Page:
While some studies have shown melatonin to be effective at as high a daily dose as 20 mg, we generally recommend a daily dose of 10 mg or below. 

Doses as high as 100 mg have been used in patients with no adverse effects, so even doses that high are likely safe, but we haven’t come across much data suggesting that higher doses are more effective beyond a 10 mg limit.

Interestingly, a woman actually tried to overdose intentionally on melatonin by taking 100 mg at one time, but the only effects she experienced were drowsiness and a slight pulse elevation, according to Poison Control.

Is Melatonin Safe for Children?

Because melatonin has such a favorable safety profile, there is actually a significant amount of clinical studies on melatonin use in children.

A medical review on melatonin to treat sleep disorders in children concluded that melatonin is safe in healthy children, but should be avoided in children with immune disorders due to how melatonin interacts with the immune system.

A long-term clinical trial on melatonin’s safety in children with ADHD found that its use entailed “no safety concerns regarding serious adverse events” and the children in the trial were using melatonin for years.

A medical review published in the International Journal of Pediatrics states that "significant side effects of melatonin in children have not been reported." This review analyzed data from over 100 clinical trials on the topic.

Overall it seems as though melatonin is safe for use in kids, but we'd recommend that parents speak with their child's doctor before recommending it. 

Is Melatonin Safe During Pregnancy?

Pregnant women are often extremely cautious about supplements, because supplements they ingest can impact the health and development of their child.

A medical review of melatonin use during pregnancy found no adverse effects, and even suggested that melatonin supplementation may protect the child from adverse health outcomes later in life such as cardiovascular and neurological diseases. 

We believe that due to the safety risks, no supplement should be recommended across-the-board to pregnant women, and that pregnant women should speak with their doctor about whether melatonin supplementation is a good choice for them. 

Is It Safe To Take Melatonin Every Night?

As we’ve established in prior-linked research, melatonin has a fantastic safety profile and is safe for adults in doses up to 100 mg, but ideally at or below 10 mg as an effective dose.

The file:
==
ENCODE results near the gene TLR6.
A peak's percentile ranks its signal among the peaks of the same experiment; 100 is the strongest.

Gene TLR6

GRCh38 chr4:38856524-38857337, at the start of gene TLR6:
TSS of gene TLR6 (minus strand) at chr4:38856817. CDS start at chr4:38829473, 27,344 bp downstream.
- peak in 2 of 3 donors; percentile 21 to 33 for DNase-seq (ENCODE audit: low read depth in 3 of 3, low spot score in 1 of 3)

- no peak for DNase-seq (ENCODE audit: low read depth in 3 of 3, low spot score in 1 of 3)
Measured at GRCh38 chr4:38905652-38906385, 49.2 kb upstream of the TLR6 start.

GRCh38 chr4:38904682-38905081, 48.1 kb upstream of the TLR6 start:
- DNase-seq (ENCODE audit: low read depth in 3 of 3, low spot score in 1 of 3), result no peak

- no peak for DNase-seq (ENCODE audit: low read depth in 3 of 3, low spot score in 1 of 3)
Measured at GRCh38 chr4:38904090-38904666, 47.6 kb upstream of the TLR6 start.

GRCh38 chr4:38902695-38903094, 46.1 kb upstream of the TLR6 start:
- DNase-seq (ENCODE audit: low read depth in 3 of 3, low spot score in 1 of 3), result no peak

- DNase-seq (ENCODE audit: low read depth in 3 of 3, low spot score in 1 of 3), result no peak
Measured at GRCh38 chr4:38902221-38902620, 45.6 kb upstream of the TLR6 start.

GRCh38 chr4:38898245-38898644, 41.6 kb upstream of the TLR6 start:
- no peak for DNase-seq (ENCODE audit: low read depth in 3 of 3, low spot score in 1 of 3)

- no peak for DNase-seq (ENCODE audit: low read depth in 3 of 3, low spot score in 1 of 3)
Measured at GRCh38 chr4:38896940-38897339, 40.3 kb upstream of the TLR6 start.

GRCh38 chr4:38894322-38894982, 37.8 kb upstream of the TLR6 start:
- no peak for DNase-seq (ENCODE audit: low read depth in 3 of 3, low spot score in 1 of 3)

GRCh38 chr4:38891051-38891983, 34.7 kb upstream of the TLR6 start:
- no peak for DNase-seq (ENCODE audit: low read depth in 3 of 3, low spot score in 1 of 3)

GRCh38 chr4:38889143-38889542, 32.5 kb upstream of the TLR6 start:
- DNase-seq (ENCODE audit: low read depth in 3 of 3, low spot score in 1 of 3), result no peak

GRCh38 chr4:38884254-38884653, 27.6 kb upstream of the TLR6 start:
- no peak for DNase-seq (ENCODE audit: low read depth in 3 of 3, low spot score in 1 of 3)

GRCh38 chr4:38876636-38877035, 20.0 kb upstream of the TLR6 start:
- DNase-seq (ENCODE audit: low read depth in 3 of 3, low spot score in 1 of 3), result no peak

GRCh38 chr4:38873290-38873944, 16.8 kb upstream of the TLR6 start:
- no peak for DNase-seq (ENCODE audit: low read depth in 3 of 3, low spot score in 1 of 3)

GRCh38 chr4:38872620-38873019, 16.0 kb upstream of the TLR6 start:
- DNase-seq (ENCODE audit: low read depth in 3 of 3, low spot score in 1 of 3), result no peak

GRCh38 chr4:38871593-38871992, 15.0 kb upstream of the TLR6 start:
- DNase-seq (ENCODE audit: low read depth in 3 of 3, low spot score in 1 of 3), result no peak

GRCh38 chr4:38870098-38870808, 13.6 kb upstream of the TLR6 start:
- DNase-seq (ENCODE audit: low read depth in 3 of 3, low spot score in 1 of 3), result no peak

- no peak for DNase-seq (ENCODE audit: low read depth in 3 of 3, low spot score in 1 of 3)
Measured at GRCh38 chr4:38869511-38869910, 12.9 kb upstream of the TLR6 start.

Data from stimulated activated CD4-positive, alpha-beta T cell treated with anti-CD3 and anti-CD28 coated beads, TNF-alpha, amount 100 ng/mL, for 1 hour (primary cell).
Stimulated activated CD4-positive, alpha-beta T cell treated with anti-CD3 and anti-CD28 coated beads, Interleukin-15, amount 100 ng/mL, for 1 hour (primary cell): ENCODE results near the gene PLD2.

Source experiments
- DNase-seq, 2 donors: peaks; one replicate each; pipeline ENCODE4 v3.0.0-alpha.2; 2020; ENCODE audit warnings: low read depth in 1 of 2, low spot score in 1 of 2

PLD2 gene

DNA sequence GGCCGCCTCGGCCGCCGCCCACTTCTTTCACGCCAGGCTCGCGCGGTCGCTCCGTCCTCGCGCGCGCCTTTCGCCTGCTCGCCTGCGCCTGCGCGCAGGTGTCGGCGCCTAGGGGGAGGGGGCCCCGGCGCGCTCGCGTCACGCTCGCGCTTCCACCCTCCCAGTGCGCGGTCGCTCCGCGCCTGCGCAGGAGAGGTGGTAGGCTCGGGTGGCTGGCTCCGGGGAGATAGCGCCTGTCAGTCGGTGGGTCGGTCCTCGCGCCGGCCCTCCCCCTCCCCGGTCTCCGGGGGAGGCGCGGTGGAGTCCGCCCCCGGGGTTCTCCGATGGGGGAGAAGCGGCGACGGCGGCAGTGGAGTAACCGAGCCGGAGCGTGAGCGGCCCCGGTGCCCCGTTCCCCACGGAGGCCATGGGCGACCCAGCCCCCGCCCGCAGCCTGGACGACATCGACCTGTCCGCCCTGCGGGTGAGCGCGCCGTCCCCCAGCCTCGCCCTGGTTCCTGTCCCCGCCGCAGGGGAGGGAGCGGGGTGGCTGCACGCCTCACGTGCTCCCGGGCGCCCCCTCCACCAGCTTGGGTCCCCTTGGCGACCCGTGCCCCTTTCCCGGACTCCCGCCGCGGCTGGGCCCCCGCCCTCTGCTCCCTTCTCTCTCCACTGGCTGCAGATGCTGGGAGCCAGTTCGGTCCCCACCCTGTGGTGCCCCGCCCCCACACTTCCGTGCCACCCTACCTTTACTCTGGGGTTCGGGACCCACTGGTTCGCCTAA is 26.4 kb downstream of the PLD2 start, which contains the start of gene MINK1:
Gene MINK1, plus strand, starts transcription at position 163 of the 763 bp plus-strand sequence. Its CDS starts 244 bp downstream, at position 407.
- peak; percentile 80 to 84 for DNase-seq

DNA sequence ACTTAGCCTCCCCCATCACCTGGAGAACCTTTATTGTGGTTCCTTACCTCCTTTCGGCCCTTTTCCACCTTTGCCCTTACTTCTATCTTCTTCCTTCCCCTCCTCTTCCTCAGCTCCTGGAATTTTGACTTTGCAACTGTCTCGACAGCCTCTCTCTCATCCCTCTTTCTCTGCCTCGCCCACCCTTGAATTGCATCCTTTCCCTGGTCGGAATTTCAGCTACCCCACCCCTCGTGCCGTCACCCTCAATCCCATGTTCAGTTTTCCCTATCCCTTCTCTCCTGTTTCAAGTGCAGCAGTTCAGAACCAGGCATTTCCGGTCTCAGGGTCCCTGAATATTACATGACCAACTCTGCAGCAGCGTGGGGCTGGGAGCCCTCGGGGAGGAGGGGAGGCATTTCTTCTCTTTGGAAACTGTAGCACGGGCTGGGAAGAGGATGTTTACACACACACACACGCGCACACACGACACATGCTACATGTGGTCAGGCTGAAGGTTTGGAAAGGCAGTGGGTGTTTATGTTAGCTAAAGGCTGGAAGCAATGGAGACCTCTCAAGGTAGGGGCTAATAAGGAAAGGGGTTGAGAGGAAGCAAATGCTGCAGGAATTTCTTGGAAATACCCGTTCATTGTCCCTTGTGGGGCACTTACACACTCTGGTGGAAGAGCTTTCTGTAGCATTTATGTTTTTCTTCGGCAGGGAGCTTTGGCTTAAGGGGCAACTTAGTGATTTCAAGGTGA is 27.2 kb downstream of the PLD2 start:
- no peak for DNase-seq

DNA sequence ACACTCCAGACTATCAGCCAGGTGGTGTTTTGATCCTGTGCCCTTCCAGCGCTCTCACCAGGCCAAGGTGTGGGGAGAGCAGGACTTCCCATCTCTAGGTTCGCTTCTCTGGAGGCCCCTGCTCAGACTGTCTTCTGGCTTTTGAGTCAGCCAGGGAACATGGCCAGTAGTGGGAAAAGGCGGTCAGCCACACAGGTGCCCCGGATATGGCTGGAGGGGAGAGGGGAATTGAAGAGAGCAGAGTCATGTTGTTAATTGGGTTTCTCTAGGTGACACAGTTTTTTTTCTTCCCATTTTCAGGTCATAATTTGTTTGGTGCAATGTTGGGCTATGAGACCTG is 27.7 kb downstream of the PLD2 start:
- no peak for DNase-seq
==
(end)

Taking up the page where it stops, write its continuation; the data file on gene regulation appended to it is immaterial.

People are often curious about whether melatonin can be addictive. They worry that if they take melatonin every night, they may become dependent on it to sleep in the future.

Fortunately, there is no evidence of tolerance or addiction potential based on a thorough medical review on the topic. There was no tolerance developed to any dose of melatonin.

This makes sense logically, since as we established previously, melatonin supplementation doesn’t affect the body’s production of melatonin. So even if someone were to take a relatively high daily dose of melatonin like 20 mg, their body would still be producing the same amount of melatonin as usual the day they stopped taking the supplement.

Our Clean Sleep Picks

Beam Dream Capsules is our top premium sleep supplement.

These multi-action capsules provide melatonin, magnesium, THC-free hemp and Reishi mushroom which is clinically described as possessing an "anti-insomnia mechanism."

Nolah Weighted Bamboo Blanket is a great option for consumers who prefer non-supplement solutions for sleep. Weighted blankets are clinically shown to improve sleep quality in both older adults and in children, and early research suggests they may also reduce anxiety.

Both of the products recommended in this section are entirely free of ingredients or materials that we consider to be unhealthy.

Stay up-to-date on our research reviews


Melatonin appears to be one of the safest sleep supplements available, and has no established toxic dose in humans. 

There are certain groups like men planning to have a child, people with blood sugar issues and pregnant women who may want to exercise caution with melatonin, but for most healthy adults there are no adverse effects to be concerned with.

Children can tolerate melatonin and there are no contraindications in healthy children, but some researchers suggest out of an abundance of caution that children with immune disorders should avoid melatonin supplements because melatonin supplementation can modulate the immune system.

Melatonin does not have any addictive potential and the body does not build a tolerance to it according to clinical studies.

Taking supplemental melatonin does not impact the body's natural production of the hormone.